“The value of any test is less about if the pentester can get into the system and much more about if the system can prove its value”– Scott Lyons, CEO of Red Lion
An organization might be tempted to use in-house IT teams to perform penetration testing to save money. In some cases this will be reasonable, and when in-house expertise is available, it should certainly be done to reduce the vulnerabilities before hiring outside expertise.
Yet, outside teams bring new perspectives, different experience, and specialties that can uncover overlooked vulnerabilities. Outside vendors should be engaged periodically and may even be required under some compliance standards such as for PCI DSS.
Self-Administered Tests: Challenges and Maximizing Value
Organizations seek to use internal resources for penetration testing because they assume that the testing will be less expensive. However, the inherent challenges of self-administered tests conceal hidden costs to the organization that can only be offset by careful considerations.
Self-Administered Test Challenges
The primary challenges to self-administered penetration tests consist of hidden costs, internal expertise recruiting challenges, internal expertise myopia, penetration tool selection, and conflicts of interest. Unless an organization addresses these issues, penetration tests will likely be of lower quality than desired.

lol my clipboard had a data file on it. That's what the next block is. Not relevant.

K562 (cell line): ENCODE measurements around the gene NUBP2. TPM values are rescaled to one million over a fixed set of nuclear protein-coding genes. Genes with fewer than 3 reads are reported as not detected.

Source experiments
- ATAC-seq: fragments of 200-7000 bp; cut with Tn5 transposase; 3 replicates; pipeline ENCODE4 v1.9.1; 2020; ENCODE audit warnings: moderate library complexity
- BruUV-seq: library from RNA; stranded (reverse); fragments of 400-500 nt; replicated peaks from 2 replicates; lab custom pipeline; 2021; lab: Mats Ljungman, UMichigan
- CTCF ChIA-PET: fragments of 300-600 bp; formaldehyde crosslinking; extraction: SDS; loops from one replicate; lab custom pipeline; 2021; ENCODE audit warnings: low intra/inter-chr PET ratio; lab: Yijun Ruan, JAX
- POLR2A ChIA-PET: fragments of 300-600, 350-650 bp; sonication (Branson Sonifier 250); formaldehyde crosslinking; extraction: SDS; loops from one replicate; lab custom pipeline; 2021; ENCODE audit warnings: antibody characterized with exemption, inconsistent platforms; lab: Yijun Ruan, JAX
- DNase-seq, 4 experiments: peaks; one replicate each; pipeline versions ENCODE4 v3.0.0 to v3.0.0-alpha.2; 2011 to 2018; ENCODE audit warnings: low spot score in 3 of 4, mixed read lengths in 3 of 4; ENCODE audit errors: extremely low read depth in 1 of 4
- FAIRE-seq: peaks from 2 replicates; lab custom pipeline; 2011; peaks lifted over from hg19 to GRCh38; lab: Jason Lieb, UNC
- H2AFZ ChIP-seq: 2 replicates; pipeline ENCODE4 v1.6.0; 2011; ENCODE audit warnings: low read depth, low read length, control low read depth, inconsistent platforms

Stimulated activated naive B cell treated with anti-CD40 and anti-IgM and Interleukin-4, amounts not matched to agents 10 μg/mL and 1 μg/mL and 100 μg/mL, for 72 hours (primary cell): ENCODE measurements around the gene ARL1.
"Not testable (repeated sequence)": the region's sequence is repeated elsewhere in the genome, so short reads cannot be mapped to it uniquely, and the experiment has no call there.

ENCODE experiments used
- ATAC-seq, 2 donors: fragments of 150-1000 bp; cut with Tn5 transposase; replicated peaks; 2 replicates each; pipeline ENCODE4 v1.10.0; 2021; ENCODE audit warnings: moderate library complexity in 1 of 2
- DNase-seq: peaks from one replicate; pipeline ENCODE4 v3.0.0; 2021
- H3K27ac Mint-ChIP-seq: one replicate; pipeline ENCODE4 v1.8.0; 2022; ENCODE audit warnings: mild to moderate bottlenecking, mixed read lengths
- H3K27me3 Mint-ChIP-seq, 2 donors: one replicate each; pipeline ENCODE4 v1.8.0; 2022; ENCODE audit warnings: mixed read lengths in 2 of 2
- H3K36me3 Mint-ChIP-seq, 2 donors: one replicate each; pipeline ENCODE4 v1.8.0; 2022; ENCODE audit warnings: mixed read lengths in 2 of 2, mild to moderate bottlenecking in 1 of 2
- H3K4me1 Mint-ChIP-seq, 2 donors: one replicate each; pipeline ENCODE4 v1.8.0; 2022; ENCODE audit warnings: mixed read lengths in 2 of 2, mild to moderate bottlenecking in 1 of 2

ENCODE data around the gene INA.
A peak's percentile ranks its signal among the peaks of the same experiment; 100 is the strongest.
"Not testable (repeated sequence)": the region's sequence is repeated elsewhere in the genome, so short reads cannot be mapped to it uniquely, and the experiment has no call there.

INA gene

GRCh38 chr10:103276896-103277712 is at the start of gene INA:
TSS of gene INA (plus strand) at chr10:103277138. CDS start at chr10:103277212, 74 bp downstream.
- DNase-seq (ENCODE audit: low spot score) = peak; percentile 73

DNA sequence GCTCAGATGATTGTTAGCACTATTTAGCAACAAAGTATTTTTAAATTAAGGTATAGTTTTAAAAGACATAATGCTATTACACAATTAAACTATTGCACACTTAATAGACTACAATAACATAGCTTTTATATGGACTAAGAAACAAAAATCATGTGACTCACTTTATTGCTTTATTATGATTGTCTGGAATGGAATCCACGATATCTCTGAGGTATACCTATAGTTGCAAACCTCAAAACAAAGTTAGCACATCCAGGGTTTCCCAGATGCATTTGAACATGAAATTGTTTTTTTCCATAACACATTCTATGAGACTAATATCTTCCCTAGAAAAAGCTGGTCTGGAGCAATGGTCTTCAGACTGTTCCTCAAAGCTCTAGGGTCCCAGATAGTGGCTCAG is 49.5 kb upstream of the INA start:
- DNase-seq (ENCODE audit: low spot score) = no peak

Hidden Costs of Self-Administered Tests
Managers often pursue self-administered penetration tests because the employee costs are considered to be “paid for” by salaries. When comparing against the costs of external penetration tests, these managers will use a zero for internal penetration testers because they have no additional expenses.
However, while valid for cash flow, the perspective is short sighted. The costs should at least include the allocated salaries of the internal teams and also include opportunity costs of projects that must be sidelined.
For example, conducting a penetration test might prevent the team from working on IT improvements or security improvements, or even monitoring and responding to security threats. These delays can increase the risk to the organization which increases the potential for breaches and other damages.
Internal Expertise Recruiting Challenges
A profound shortage of IT and cybersecurity expertise continues to increase recruitment and retention costs for all organizations. Unfortunately, this leads to most internal IT and security teams being composed of generalists because the increased costs to obtain expertise in a specific area, such as penetration testing, cannot be justified unless the expert will be using their expertise full time. When does it ever make sense to use a $300 per hour resource to do a $100 per hour job?